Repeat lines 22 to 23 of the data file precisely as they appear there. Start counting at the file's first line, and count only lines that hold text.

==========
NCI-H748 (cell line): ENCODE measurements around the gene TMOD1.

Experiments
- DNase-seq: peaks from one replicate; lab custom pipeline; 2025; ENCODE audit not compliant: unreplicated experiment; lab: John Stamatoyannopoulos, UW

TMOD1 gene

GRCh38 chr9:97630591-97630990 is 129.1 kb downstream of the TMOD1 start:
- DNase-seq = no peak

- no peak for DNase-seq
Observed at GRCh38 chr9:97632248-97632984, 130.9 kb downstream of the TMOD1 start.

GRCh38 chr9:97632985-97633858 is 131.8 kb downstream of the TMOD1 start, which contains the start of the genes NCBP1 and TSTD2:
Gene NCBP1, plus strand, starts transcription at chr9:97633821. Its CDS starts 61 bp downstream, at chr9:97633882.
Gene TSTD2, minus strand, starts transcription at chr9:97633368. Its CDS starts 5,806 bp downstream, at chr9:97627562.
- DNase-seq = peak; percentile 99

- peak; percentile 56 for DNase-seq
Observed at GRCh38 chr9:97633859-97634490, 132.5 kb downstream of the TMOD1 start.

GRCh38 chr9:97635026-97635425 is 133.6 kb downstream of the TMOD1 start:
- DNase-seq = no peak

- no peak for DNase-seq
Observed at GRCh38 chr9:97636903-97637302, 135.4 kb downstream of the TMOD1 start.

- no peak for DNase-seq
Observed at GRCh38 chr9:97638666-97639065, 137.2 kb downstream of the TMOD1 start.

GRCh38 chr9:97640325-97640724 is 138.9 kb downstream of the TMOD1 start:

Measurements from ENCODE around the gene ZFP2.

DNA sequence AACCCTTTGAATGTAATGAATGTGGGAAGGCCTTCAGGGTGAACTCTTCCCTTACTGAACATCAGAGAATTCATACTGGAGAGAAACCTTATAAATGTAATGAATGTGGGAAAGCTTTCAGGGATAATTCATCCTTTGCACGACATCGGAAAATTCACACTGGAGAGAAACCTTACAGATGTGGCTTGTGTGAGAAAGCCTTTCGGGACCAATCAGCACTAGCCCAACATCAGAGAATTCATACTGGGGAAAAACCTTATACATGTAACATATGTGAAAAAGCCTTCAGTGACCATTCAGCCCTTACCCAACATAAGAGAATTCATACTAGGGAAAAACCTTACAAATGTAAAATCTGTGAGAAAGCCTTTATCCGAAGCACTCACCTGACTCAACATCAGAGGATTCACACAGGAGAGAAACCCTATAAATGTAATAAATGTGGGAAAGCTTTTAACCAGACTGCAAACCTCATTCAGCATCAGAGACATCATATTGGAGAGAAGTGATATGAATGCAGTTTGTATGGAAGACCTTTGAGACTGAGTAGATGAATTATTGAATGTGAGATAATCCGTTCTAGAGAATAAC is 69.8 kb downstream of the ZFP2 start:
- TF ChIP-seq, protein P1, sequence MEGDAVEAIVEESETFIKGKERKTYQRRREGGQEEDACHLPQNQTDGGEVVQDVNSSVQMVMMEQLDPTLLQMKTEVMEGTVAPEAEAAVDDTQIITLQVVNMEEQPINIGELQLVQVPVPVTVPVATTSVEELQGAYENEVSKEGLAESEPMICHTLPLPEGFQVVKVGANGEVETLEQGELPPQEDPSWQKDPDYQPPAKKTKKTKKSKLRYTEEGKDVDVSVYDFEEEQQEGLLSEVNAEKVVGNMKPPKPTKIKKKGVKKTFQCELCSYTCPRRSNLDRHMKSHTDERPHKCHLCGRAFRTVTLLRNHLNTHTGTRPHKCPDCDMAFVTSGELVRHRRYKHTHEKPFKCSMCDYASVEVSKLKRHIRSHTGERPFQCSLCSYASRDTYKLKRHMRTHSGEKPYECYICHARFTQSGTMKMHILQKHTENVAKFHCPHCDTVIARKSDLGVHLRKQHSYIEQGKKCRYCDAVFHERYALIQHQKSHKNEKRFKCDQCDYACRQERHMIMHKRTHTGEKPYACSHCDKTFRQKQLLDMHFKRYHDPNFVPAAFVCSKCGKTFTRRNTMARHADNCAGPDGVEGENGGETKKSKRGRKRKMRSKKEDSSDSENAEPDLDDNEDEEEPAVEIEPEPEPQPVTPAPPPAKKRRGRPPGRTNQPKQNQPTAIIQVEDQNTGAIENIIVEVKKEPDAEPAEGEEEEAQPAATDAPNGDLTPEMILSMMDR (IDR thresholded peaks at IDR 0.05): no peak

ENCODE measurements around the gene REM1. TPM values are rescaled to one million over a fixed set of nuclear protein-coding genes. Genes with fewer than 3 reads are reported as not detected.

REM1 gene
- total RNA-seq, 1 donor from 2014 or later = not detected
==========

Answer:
Measurements from ENCODE around the gene ZFP2.

DNA sequence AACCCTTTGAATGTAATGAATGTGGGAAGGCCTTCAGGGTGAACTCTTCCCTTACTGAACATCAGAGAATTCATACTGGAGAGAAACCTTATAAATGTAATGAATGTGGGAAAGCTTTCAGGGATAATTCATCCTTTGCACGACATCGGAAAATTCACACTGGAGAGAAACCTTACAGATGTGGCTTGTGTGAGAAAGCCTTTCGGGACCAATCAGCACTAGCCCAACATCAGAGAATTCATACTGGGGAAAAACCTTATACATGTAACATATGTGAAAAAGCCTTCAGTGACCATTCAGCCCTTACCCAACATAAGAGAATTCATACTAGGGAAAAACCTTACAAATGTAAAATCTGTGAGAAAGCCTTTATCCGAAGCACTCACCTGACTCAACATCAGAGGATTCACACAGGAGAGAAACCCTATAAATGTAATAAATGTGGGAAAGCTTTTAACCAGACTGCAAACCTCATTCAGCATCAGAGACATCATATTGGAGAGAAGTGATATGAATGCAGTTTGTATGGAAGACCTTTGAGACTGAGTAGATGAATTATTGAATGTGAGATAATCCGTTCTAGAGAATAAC is 69.8 kb downstream of the ZFP2 start: